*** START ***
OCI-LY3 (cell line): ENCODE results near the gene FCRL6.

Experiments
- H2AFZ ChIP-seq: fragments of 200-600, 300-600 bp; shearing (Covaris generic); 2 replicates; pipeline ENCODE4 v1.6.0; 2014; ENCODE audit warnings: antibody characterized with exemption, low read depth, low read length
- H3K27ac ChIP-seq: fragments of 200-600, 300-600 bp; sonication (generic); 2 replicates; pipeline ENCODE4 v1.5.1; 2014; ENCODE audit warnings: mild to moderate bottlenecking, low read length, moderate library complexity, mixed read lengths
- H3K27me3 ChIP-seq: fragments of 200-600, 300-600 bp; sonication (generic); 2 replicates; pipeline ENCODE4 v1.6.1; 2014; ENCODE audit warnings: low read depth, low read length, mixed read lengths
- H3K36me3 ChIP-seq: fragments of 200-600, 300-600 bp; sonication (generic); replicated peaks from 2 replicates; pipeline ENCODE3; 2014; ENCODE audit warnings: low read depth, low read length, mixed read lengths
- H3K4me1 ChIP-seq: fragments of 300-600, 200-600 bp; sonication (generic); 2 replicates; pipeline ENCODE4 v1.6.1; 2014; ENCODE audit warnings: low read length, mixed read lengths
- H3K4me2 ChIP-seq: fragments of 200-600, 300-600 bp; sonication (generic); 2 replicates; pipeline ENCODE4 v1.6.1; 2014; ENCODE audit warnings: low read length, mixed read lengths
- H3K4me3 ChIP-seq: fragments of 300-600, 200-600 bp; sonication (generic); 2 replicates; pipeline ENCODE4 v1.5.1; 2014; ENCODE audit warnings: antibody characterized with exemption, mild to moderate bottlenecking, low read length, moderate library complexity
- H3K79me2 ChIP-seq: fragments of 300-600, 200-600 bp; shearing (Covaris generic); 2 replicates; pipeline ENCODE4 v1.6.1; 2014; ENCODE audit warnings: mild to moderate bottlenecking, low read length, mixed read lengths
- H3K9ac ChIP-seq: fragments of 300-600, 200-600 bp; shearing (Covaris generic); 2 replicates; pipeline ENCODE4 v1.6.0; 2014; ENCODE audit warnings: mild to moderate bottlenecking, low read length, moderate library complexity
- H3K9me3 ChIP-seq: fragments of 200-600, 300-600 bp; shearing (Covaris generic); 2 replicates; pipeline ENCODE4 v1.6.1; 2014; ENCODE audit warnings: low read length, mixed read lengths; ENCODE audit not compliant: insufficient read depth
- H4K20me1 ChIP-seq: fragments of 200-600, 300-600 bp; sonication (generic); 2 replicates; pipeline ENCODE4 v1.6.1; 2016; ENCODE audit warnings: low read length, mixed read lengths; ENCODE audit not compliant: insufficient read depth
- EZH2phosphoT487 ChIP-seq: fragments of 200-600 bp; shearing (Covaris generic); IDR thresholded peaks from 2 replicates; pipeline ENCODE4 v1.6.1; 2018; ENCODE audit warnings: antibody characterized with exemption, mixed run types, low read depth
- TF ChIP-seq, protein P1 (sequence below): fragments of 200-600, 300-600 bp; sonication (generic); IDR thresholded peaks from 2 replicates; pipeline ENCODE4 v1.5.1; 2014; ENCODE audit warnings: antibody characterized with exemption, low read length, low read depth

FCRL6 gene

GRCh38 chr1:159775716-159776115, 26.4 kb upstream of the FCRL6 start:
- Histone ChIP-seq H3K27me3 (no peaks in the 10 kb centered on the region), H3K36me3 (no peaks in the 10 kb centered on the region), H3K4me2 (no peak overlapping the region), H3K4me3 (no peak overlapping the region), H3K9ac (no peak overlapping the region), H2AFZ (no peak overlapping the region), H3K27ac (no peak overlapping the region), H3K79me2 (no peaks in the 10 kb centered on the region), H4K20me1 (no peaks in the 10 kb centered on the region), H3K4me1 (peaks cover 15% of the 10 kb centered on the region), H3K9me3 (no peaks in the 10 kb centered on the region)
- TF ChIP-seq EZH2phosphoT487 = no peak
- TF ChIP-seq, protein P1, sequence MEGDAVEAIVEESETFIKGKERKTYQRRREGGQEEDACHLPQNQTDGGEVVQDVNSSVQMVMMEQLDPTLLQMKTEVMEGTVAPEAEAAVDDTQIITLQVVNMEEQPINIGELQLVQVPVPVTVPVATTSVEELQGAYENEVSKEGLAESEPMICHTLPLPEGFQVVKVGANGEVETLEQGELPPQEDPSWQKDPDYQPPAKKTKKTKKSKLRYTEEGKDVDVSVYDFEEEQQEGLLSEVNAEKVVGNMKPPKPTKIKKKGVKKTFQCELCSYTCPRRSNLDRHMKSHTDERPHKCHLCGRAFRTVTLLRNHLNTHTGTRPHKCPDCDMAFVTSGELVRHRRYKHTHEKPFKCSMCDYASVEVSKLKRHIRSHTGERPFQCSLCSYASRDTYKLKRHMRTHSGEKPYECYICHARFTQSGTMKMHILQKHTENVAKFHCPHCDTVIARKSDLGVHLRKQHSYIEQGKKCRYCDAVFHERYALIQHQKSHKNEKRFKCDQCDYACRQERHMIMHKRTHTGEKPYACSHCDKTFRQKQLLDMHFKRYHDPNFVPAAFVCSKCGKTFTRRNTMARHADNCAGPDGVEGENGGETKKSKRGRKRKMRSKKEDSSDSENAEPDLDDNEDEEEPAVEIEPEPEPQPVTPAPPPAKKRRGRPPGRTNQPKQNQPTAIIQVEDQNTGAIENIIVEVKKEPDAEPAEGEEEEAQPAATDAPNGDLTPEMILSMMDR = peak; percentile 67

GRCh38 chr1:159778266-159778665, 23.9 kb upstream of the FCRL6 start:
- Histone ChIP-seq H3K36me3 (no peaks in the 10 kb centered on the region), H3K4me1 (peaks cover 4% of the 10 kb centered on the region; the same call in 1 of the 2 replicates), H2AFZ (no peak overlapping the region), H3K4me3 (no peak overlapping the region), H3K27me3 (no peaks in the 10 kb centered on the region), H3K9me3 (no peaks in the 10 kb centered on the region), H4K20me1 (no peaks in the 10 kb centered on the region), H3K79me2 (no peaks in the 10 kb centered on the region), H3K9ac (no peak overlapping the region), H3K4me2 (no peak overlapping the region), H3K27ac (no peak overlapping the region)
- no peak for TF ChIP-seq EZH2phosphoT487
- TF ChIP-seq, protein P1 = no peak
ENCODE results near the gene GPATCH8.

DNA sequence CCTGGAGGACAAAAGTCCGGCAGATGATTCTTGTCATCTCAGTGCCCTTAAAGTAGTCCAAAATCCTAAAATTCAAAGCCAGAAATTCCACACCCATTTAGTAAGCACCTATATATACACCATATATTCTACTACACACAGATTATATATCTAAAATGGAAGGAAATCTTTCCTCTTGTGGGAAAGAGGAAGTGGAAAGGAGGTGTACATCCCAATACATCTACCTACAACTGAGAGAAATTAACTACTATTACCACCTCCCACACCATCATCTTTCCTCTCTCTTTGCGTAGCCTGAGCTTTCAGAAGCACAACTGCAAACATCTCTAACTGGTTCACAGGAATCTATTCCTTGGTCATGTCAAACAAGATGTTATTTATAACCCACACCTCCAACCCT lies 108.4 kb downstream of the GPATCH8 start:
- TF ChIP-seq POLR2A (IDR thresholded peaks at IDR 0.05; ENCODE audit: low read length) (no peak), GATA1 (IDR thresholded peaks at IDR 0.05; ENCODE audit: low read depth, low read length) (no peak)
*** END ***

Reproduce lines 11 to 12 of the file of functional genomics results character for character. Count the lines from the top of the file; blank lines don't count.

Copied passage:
- H3K9ac ChIP-seq: fragments of 300-600, 200-600 bp; shearing (Covaris generic); 2 replicates; pipeline ENCODE4 v1.6.0; 2014; ENCODE audit warnings: mild to moderate bottlenecking, low read length, moderate library complexity
- H3K9me3 ChIP-seq: fragments of 200-600, 300-600 bp; shearing (Covaris generic); 2 replicates; pipeline ENCODE4 v1.6.1; 2014; ENCODE audit warnings: low read length, mixed read lengths; ENCODE audit not compliant: insufficient read depth